John Woelflein graduated cum laude from Harvard University last spring and works in the red-hot biosciences industry as manager of manufacturing investigations at Vedanta Biosciences Inc. in Cambridge, Mass.
He says neither outcome would have been possible without the financial assistance he received from Great Bay Community College more than a decade ago, enabling him to enroll in the college’s highly regarded biotechnology program. When he graduated with an associate degree in 2009, the hands-on experience he gained at Great Bay set him on a trajectory that has taken him to the top of his field and highest echelons of higher education.
“If I could identify one thing that made a difference, it would be Great Bay. I talk all the time about how much Great Bay changed my life and gave me a huge foundation,” he said. “I am incredibly grateful for my time there.”
As an expression of his gratitude, Woelflein recently made a generous donation to Great Bay’s scholarship fund. He hopes his gift will allow others find their passion and thrive in a rewarding career.
“When I first heard about Great Bay, I had spent a couple of years at a traditional private four-year university out of high school. I was in pre-med. I loved science and wanted to help people, and I thought being a doctor was the best way to do that.”
Quickly enough, he learned it was not for him. Woelflein left the four-year school but found a pathway to keep his science dreams alive in Great Bay’s biotech program.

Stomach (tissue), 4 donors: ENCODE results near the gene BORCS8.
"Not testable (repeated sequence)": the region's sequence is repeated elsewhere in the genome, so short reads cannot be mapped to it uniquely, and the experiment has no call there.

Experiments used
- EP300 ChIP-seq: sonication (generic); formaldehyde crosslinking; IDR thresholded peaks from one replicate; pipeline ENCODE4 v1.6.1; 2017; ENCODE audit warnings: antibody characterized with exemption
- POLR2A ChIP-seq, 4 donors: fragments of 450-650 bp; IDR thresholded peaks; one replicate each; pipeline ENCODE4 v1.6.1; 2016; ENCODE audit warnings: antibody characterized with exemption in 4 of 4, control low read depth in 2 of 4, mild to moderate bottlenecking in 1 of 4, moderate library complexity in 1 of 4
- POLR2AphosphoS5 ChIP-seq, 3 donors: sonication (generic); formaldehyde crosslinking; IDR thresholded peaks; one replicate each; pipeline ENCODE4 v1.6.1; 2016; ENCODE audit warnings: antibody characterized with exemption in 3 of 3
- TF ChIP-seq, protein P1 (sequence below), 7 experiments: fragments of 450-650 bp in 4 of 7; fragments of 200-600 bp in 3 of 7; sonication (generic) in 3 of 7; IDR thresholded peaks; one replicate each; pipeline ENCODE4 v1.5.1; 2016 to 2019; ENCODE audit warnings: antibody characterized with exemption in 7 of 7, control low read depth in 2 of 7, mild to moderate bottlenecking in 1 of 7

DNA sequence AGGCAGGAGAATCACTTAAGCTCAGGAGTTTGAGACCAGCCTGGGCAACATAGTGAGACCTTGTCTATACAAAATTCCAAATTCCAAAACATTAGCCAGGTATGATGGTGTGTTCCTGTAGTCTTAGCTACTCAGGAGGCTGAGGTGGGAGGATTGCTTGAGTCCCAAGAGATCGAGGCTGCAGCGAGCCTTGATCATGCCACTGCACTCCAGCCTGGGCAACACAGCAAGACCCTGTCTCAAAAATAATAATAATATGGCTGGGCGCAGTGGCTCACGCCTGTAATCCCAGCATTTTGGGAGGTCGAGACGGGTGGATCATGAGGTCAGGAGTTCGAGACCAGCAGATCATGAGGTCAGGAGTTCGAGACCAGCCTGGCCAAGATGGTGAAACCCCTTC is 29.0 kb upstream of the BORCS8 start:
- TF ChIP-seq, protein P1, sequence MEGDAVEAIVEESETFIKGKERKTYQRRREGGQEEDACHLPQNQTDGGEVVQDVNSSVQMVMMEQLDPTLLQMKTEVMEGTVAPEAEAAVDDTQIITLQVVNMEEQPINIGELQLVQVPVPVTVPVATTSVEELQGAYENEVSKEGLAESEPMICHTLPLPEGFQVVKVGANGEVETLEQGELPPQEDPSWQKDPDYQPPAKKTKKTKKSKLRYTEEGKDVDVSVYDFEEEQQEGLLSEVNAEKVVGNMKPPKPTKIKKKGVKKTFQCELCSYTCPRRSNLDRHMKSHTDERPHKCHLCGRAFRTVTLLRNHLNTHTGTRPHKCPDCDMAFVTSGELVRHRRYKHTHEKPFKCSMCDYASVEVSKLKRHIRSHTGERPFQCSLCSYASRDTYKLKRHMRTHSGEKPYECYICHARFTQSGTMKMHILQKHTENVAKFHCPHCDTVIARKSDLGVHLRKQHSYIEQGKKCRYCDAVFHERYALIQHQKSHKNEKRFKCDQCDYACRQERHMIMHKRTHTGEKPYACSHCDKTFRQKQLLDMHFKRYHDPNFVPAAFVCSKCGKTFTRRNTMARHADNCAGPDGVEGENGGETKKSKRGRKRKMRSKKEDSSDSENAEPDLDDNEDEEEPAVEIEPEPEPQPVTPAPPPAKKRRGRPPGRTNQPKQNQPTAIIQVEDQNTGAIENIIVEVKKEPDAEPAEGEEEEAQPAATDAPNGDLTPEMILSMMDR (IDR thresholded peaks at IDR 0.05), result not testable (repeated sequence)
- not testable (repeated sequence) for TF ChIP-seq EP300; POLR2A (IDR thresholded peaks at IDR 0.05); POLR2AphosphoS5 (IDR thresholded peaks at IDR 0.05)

Advances in biotechnology are revolutionizing how doctors diagnose and treat diseases. Great Bay’s nationally recognized biotechnology program prepares students to work as lab technicians, manufacturing associates, quality control and quality assurance technicians, and as validation consultants.
Woelflein learned many things at Great Bay, above all “how to work in a lab,” he said. “Learning how to work in a lab – that actual hands-on experience that you can do at Great Bay – helped me move along a lot faster in the workplace, because I had learned so much in school.”
He applied to biotech and pharmaceutical companies in New Hampshire and Massachusetts after graduating from Great Bay. At his first entry-level job as a manufacturing associate at a pharmaceutical company, his hiring boss told him the hands-on lab experience he gained at Great Bay “was more valuable than the standard four-year degree.”
His lab skills set him apart from his workplace peers. Woelflein advanced quickly, and in early 2016 he landed at Bristol Myers Squibb as a senior bioprocess associate. Again, he impressed his superiors with lab skills. “They were so thrilled how much I accomplished with an associate’s degree, they said they would pay if I went for my bachelor’s degree.”
That’s how he ended up at Harvard. He enrolled there in 2018 with a Sciences Concentration and graduated in spring 2022. When he met with Harvard’s admissions team, he was reminded how much he appreciated the educational foundation that he built at Great Bay. “Every single one of my credits at Great Bay was accepted at Harvard,” he said. “Every single one of them.”
As manager of manufacturing investigations at Vedanta, Woelflein is involved in the development of therapies and clinical trials for new drugs that doctors will be able to use to treat a range of diseases. He’s not a doctor, as he thought he might be when he enrolled at that four-year university all those years ago. Thanks to Great Bay, he’s helping them do their jobs better.
“Great Bay made it possible for me to continue my education at a cost that worked for me,” he said. “That is why it feels very meaningful to do something small for another student who is where I was 10 or so years ago.”